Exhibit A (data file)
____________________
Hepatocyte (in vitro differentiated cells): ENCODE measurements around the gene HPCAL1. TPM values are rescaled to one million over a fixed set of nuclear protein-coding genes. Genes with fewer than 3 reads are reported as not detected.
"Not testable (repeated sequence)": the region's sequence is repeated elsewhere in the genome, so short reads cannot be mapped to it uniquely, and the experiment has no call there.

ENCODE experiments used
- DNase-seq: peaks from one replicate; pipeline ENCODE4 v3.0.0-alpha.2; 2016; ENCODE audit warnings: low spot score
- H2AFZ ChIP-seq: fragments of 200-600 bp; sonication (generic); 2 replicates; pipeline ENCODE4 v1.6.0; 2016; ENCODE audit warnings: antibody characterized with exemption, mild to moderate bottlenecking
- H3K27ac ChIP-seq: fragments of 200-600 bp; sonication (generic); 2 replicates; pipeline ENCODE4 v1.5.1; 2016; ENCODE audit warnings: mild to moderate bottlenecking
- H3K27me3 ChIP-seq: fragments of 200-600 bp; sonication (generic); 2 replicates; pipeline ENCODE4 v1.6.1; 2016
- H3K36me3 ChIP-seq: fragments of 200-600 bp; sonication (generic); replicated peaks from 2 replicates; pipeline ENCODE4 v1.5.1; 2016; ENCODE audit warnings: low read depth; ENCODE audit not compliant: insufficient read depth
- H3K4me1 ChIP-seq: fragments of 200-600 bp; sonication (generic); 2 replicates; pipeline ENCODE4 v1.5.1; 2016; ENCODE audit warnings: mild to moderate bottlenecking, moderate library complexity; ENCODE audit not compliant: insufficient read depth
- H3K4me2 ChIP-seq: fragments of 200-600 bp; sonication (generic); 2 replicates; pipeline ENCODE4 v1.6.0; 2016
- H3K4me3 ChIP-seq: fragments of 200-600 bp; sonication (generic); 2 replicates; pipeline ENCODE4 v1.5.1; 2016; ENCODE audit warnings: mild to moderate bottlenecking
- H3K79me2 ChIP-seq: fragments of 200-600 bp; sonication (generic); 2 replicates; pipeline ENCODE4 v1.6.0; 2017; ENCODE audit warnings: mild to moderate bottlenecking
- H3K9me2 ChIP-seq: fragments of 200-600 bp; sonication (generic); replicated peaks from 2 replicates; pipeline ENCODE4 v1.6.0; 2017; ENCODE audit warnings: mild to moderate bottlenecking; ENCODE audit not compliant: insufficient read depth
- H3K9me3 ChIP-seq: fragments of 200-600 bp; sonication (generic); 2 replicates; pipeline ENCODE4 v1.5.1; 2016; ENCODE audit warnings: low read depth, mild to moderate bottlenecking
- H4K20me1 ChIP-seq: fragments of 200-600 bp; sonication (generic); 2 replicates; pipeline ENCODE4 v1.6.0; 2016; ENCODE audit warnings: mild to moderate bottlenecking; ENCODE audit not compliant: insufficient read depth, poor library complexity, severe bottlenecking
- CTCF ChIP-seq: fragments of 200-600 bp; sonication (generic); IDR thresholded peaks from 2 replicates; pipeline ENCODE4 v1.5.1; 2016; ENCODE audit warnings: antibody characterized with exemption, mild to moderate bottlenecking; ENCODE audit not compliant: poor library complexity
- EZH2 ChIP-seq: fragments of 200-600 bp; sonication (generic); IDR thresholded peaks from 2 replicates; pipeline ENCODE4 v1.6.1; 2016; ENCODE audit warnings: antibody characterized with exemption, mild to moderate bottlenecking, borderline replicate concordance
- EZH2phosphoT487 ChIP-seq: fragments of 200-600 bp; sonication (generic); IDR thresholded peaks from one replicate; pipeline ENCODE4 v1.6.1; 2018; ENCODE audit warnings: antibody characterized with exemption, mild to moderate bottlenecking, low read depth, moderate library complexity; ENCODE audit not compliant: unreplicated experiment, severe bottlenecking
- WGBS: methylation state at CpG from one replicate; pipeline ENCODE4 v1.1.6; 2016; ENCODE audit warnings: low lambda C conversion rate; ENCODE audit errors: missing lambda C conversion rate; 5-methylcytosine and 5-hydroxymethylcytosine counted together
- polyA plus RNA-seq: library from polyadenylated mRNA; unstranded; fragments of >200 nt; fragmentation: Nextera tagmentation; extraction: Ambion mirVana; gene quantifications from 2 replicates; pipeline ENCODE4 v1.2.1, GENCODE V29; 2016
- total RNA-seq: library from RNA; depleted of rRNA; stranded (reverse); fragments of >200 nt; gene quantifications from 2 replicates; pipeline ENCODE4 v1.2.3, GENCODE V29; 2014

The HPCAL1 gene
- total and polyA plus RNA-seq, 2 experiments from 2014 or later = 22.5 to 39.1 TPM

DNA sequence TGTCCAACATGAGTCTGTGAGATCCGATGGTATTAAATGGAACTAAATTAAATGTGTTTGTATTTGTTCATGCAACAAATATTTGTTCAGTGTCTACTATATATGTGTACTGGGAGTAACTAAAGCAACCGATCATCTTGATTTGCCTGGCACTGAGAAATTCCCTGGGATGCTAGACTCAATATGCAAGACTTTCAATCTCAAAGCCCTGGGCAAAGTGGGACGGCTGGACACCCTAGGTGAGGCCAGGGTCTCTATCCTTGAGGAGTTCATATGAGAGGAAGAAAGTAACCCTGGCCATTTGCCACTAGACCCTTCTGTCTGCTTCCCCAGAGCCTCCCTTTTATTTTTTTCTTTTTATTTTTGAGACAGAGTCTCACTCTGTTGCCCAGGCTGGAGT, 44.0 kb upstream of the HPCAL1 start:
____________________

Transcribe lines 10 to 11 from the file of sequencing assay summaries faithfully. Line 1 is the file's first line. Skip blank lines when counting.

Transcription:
- H3K4me2 ChIP-seq: fragments of 200-600 bp; sonication (generic); 2 replicates; pipeline ENCODE4 v1.6.0; 2016
- H3K4me3 ChIP-seq: fragments of 200-600 bp; sonication (generic); 2 replicates; pipeline ENCODE4 v1.5.1; 2016; ENCODE audit warnings: mild to moderate bottlenecking